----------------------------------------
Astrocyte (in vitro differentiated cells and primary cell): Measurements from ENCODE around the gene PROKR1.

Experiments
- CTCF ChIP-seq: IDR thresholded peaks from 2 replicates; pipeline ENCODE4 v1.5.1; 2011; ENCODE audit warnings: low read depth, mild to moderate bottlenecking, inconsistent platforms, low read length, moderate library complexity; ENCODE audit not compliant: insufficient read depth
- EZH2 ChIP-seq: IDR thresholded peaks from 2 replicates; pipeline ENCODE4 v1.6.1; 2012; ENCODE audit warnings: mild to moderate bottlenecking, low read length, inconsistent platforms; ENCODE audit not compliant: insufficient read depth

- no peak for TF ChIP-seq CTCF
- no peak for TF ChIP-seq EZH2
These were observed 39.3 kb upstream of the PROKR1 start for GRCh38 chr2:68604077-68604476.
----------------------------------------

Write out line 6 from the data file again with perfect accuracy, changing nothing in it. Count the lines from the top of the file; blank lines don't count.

- no peak for TF ChIP-seq EZH2